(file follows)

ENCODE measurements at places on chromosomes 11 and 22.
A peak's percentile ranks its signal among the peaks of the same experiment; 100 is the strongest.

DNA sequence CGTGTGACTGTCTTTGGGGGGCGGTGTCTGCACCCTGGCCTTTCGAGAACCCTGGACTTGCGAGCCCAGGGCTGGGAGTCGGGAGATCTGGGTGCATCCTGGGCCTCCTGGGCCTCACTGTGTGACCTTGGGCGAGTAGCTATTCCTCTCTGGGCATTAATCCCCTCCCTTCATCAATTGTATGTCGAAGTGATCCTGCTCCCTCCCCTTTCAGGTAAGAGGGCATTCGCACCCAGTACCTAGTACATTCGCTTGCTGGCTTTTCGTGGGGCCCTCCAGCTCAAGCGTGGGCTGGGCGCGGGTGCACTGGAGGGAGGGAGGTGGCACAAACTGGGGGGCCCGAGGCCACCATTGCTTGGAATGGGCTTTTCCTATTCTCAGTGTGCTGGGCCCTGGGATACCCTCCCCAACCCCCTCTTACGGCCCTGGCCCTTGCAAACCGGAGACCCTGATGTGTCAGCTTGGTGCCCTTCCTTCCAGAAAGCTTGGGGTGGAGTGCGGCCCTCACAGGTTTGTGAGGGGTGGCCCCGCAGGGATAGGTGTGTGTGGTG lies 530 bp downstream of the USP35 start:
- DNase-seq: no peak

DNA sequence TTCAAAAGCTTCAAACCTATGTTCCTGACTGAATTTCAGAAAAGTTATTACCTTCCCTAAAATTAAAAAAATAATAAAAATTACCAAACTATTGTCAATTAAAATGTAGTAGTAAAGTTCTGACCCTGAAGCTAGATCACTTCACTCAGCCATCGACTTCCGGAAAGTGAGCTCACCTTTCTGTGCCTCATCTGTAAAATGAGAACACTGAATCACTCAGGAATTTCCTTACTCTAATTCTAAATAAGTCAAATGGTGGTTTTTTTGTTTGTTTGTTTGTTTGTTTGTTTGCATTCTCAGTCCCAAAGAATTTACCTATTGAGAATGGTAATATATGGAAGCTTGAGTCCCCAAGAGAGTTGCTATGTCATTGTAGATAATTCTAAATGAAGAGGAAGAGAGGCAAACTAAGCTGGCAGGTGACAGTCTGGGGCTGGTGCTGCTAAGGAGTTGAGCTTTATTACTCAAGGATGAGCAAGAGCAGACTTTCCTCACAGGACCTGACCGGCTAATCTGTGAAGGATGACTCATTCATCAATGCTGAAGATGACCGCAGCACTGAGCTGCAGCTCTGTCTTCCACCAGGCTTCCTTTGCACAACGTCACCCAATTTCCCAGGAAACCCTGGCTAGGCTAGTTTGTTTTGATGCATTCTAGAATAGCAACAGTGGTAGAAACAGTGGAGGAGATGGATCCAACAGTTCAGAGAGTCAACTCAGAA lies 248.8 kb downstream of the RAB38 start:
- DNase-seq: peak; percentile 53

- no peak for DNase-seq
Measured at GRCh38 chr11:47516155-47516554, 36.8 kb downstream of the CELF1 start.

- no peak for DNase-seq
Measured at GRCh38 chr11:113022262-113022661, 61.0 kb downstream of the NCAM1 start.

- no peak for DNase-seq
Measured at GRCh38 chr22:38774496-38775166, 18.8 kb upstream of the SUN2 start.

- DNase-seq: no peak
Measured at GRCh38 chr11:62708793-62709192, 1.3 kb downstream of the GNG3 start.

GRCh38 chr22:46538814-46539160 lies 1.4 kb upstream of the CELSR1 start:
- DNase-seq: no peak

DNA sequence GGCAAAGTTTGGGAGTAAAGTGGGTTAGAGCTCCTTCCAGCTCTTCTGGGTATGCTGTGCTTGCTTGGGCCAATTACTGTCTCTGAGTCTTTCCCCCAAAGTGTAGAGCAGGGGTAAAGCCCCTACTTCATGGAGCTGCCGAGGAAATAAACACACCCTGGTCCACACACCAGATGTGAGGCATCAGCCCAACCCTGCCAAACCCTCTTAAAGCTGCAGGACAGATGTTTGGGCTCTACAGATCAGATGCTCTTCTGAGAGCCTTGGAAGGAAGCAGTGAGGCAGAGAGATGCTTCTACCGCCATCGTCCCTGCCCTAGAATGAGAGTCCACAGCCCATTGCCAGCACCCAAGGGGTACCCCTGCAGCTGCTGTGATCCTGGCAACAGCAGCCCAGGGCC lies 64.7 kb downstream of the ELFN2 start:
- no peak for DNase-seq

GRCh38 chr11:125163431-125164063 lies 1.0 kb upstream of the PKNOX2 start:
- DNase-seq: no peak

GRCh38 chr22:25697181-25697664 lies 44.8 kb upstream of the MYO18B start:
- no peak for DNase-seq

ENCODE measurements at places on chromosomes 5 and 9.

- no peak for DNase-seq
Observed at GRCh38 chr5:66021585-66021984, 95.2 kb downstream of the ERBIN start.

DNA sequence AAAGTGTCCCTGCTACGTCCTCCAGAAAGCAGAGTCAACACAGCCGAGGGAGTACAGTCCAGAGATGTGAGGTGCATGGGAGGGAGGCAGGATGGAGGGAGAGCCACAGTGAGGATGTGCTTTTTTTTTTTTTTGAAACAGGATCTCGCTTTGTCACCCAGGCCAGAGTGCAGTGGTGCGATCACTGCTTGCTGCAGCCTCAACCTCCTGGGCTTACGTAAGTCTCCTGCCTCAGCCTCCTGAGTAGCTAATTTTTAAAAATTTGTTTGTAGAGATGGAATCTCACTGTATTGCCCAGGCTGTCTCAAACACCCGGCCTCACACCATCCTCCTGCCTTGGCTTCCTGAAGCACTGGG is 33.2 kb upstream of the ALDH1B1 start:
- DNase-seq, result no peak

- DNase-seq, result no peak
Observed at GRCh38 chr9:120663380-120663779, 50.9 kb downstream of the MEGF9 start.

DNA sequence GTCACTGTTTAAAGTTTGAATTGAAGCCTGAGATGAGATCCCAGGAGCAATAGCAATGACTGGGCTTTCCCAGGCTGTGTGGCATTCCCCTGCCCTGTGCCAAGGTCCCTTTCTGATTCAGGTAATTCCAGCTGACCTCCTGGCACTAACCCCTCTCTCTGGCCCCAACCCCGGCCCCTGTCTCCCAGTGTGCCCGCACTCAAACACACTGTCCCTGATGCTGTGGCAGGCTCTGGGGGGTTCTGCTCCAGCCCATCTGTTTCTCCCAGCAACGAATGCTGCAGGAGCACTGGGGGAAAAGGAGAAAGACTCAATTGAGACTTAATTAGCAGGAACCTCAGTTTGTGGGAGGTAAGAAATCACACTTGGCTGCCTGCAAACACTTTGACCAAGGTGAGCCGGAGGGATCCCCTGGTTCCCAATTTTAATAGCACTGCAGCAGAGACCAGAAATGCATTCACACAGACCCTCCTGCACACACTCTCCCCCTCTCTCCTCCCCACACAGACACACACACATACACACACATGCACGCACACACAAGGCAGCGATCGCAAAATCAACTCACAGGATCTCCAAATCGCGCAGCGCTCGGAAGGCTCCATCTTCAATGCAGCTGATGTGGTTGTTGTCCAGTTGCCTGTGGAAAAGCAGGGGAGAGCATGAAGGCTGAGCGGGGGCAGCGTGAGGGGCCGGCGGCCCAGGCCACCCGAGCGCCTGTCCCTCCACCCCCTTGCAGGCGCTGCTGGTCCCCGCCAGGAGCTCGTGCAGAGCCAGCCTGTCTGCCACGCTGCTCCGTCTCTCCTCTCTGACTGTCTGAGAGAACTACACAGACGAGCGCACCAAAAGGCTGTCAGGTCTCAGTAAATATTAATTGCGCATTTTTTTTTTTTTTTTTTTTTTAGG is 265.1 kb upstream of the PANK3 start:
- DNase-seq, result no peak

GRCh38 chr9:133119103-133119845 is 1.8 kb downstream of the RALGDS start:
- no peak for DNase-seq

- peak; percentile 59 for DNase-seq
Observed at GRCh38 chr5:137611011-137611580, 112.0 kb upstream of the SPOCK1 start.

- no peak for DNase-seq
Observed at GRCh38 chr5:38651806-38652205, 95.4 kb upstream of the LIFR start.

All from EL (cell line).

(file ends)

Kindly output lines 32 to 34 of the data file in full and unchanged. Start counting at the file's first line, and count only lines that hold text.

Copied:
GRCh38 chr9:133119103-133119845 is 1.8 kb downstream of the RALGDS start:
- no peak for DNase-seq

- peak; percentile 59 for DNase-seq